The current chairman is The Right Honourable Lord Strathclyde. A full history of the club was published to mark its 175th anniversary in 2007.

Notable members

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  • Leo Amery<ref name="whowaswho2007">Who Was Who, 1897-present (OUP, 2007)</ref>
  • Michael Ancram
  • Stanley Baldwin<ref name="whowaswho2007"/>
  • Arthur Balfour<ref name="whowaswho2007"/>
  • Alexander Bruce, 6th Lord Balfour of Burleigh<ref name="whowaswho2007"/>
  • F.E. Smith, 1st Earl of Birkenhead<ref name="whowaswho2007"/>
  • Andrew Bonar Law<ref name="whowaswho2007"/>
  • William Bridgeman, 1st Viscount Bridgeman<ref name="whowaswho2007"/>
  • St John Brodrick<ref name="whowaswho2007"/>
  • Patrick Buchan-Hepburn<ref name="whowaswho2007"/>
  • Rab Butler<ref name="whowaswho2007"/>
  • David Cameron
  • George Cave, 1st Viscount Cave<ref name="whowaswho2007"/>
  • Austen Chamberlain<ref name="whowaswho2007"/>
  • Neville Chamberlain<ref name="whowaswho2007"/>
  • John Colomb
  • Harry Crookshank, 1st Viscount Crookshank<ref name="whowaswho2007"/>
  • Philip Cunliffe-Lister<ref name="whowaswho2007"/>
  • Aretas Akers-Douglas, 1st Viscount Chilston<ref name="whowaswho2007"/>
  • Lord Randolph Churchill
  • Winston Churchill<ref name="whowaswho2007"/> (twice; a member 1900-5, resigned when he defected to the Liberal party, and rejoined from 1926 until his death)
  • Ronald McNeill, 1st Baron Cushendun<ref name="whowaswho2007"/>
  • J. C. C. Davidson, 1st Viscount Davidson
  • Edward Stanley, 17th Earl of Derby<ref name="whowaswho2007"/>
  • Benjamin Disraeli
  • Sir Alec Douglas-Home<ref name="whowaswho2007"/>
  • Sir Anthony Eden<ref name="whowaswho2007"/>
  • Walter Elliot<ref name="whowaswho2007"/>
  • Bolton Eyres-Monsell<ref name="whowaswho2007"/>
  • Christopher Gabbitas
  • Sir John Gilmour<ref name="whowaswho2007"/>
  • William Ewart Gladstone
  • William Hague
  • Michael Heseltine
  • Douglas Hogg
  • Douglas Hogg, 1st Viscount Hailsham<ref name="whowaswho2007"/>
  • Quintin Hogg, Baron Hailsham of St Marylebone
  • E. F. L. Wood, 1st Earl of Halifax<ref name="whowaswho2007"/>
  • Lord Claud Hamilton<ref name="whowaswho2007"/>
  • Lord Frederic Hamilton<ref name="whowaswho2007"/>
  • Lord George Hamilton<ref name="whowaswho2007"/>
  • Sir Samuel Hoare,<ref name="whowaswho2007"/> 1st Viscount Templewood
  • William Joynson-Hicks<ref name="whowaswho2007"/>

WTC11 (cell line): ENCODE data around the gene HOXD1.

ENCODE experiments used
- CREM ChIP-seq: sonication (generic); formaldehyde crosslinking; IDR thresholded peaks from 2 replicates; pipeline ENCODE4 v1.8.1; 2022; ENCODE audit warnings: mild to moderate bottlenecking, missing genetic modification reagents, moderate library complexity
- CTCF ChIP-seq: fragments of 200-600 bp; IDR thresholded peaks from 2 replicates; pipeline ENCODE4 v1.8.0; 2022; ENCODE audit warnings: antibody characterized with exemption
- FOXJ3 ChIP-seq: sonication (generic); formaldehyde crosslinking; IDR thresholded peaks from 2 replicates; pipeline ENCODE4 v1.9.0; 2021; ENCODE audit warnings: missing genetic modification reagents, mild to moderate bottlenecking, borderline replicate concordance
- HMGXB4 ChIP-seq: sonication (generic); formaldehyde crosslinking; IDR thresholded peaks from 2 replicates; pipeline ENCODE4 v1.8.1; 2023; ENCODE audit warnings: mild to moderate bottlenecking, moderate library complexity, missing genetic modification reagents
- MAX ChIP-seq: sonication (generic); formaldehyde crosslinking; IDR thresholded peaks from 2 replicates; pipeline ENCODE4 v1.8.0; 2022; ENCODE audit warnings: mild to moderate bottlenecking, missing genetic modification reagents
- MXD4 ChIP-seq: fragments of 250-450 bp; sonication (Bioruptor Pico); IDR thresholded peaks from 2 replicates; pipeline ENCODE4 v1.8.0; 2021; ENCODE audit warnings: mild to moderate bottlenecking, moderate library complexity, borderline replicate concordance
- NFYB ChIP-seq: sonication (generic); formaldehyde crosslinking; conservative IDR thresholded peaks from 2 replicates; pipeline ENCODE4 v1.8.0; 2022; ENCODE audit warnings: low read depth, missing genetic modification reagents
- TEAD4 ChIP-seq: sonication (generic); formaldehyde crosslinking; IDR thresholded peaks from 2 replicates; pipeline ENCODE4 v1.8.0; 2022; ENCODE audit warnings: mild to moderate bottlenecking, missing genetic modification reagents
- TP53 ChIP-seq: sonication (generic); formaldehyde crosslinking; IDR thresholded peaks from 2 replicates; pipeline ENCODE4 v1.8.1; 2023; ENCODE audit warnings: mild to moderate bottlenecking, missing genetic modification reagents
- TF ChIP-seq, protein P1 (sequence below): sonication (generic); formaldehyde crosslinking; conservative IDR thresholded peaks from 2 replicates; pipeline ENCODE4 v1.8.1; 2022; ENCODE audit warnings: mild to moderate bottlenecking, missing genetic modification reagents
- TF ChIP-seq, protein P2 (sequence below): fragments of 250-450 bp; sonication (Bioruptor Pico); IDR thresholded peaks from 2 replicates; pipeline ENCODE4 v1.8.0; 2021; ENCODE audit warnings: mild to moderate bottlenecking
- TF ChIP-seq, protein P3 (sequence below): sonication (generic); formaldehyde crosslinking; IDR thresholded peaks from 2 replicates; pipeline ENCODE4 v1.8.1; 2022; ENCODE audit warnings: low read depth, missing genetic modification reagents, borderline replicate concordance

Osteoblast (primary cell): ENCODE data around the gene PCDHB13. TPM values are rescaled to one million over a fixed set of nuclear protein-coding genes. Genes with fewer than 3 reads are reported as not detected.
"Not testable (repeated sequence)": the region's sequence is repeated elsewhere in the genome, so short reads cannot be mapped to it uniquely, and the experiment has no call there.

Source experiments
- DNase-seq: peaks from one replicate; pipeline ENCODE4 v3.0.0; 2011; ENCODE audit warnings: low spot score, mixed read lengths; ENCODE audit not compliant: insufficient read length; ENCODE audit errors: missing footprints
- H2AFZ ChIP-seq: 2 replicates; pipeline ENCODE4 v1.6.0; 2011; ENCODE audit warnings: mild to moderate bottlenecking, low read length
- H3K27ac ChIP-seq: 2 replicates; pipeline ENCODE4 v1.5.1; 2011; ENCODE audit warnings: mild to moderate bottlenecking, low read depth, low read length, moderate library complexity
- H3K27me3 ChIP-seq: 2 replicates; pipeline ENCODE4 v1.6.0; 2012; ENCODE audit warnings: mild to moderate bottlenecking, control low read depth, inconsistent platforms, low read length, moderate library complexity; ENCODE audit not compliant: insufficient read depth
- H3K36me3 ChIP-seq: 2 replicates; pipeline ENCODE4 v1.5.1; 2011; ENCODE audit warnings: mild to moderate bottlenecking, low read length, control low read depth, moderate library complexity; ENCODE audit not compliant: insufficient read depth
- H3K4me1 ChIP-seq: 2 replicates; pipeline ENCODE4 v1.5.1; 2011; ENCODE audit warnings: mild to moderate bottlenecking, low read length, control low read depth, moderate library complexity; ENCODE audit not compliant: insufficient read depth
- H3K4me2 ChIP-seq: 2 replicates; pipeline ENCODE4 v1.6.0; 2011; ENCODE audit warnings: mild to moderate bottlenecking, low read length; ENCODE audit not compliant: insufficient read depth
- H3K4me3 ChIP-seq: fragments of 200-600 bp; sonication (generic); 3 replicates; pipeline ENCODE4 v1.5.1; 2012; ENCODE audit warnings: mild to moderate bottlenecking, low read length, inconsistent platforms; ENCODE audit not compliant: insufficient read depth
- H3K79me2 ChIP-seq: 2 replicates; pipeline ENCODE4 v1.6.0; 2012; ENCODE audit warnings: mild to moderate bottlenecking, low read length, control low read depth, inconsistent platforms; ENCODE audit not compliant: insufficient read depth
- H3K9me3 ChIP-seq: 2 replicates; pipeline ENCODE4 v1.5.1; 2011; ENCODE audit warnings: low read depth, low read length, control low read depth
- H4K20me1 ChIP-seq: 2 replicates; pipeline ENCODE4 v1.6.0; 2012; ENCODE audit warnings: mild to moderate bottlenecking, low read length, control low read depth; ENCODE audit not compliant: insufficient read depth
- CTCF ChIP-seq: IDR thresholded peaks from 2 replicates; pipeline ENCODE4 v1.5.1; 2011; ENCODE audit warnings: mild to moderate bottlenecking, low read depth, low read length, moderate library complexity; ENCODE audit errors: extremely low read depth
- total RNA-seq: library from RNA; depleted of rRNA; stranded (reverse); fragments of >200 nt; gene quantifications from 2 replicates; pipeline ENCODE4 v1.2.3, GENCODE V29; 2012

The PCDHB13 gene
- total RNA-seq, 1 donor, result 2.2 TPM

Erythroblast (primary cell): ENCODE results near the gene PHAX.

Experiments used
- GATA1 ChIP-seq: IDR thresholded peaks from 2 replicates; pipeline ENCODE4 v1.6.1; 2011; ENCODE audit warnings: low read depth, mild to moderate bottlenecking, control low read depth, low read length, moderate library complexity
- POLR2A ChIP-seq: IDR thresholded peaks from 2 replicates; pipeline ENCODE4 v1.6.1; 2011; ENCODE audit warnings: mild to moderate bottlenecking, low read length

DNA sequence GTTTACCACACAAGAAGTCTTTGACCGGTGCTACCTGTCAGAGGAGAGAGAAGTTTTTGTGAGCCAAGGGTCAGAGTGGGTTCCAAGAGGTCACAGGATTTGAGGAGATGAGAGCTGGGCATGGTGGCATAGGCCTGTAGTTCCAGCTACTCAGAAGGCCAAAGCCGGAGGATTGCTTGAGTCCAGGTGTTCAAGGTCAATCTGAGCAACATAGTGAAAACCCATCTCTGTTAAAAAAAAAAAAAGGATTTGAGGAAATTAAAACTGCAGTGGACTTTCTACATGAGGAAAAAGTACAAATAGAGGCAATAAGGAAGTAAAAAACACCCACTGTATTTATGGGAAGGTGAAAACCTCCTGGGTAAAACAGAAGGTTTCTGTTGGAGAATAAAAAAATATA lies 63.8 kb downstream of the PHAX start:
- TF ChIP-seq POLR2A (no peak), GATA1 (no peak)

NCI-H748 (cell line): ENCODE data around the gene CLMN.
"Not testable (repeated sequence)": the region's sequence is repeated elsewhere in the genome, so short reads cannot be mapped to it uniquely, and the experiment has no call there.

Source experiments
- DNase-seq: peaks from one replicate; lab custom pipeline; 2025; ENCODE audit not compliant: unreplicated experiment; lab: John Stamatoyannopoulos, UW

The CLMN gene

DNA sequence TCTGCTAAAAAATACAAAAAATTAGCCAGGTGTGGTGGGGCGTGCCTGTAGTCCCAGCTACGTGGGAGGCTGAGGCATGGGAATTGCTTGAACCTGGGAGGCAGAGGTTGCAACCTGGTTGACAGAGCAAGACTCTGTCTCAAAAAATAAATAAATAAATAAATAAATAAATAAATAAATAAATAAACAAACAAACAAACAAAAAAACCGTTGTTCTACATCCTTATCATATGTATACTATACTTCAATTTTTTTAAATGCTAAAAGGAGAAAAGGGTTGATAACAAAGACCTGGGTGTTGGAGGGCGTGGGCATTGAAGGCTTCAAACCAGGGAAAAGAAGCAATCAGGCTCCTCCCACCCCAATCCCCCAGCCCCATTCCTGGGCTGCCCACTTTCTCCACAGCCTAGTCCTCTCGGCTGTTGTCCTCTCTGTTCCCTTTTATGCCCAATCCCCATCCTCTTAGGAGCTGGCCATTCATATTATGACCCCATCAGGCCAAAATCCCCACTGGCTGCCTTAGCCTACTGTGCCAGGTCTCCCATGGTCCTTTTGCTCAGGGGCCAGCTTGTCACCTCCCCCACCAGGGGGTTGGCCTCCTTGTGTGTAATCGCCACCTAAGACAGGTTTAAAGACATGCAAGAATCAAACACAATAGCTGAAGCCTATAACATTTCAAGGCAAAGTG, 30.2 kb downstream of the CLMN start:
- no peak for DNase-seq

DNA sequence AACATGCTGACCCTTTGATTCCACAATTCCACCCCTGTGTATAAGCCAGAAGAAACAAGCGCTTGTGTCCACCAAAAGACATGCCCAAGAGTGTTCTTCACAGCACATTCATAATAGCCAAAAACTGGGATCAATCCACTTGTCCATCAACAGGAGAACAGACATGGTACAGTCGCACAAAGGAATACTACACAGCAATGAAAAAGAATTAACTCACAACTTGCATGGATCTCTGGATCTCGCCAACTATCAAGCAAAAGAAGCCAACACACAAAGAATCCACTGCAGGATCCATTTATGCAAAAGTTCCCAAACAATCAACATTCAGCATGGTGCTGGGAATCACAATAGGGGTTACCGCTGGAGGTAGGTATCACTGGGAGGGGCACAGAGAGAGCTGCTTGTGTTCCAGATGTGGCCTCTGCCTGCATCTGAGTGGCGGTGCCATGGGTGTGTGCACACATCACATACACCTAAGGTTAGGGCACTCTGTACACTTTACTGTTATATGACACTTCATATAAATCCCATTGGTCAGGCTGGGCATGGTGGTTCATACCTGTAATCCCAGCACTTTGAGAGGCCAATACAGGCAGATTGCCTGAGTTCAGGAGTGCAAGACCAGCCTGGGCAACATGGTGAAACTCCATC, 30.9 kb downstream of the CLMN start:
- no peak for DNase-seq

• David Heathcoat-Amory
  • Derick Heathcoat-Amory<ref name="whowaswho2007"/>
  • Edward Heath<ref name="whowaswho2007"/>
  • David Maxwell Fyfe<ref name="whowaswho2007"/>
  • Rudyard Kipling<ref name="whowaswho2007"/>
  • Alan Lennox-Boyd<ref name="whowaswho2007"/>
  • Geoffrey William Lloyd<ref name="whowaswho2007"/>
  • Selwyn Lloyd<ref name="whowaswho2007"/>
  • Charles Vane-Tempest-Stewart, 6th Marquess of Londonderry<ref name="whowaswho2007"/>
  • Charles Vane-Tempest-Stewart, 7th Marquess of Londonderry<ref name="whowaswho2007"/>
  • Walter Long, 1st Viscount Long<ref name="whowaswho2007"/>
  • Harold Macmillan<ref name="whowaswho2007"/>
  • Maurice Macmillan, Viscount Macmillan of Ovenden<ref name="whowaswho2007"/>
  • John Major
  • Percy Mills, 1st Viscount Mills<ref name="whowaswho2007"/>
  • William Morrison<ref name="whowaswho2007"/>
  • Walter Guinness, 1st Baron Moyne<ref name="whowaswho2007"/>
  • Gerald Nabarro<ref name="whowaswho2007"/>
  • Ronald Munro-Ferguson, 1st Viscount Novar<ref name="whowaswho2007"/>
  • Osbert Peake<ref name="whowaswho2007"/>
  • William Wellesley Peel, 1st Earl Peel<ref name="whowaswho2007"/>
  • Charles Ritchie, 1st Baron Ritchie of Dundee<ref name="whowaswho2007"/>
  • Robert Gascoyne-Cecil, 3rd Marquess of Salisbury<ref name="whowaswho2007"/>
  • James Gascoyne-Cecil, 4th Marquess of Salisbury<ref name="whowaswho2007"/>
  • Robert Gascoyne-Cecil, 5th Marquess of Salisbury<ref name="whowaswho2007"/>
  • Robert Gascoyne-Cecil, 7th Marquess of Salisbury<ref name="whowaswho2007"/>
  • Robert Sanders<ref name="whowaswho2007"/>
  • Guy Spier
  • James Stanhope, 7th Earl Stanhope<ref name="whowaswho2007"/>
  • Sir Peter Tapsell
  • Margaret Thatcher (honorary member)
  • Peter Walker, Baron Walker of Worcester (former Chairman)
  • William Walrond, 1st Baron Waleran<ref name="whowaswho2007"/>
  • Ann Widdecombe (first full female member, June, 2008)
  • Sir Kingsley Wood<ref name="whowaswho2007"/>
  • Frederick Marquis, 1st Earl of Woolton<ref name="whowaswho2007"/>
  • George Wyndham<ref name="whowaswho2007"/>
  • Boris Johnson
  • George Kynoch (currently Deputy Chairman)

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See also

  • List of London's gentlemen's clubs



External links

Template:Conservative-aligned gentlemen's clubs of London Template:UK electoral reform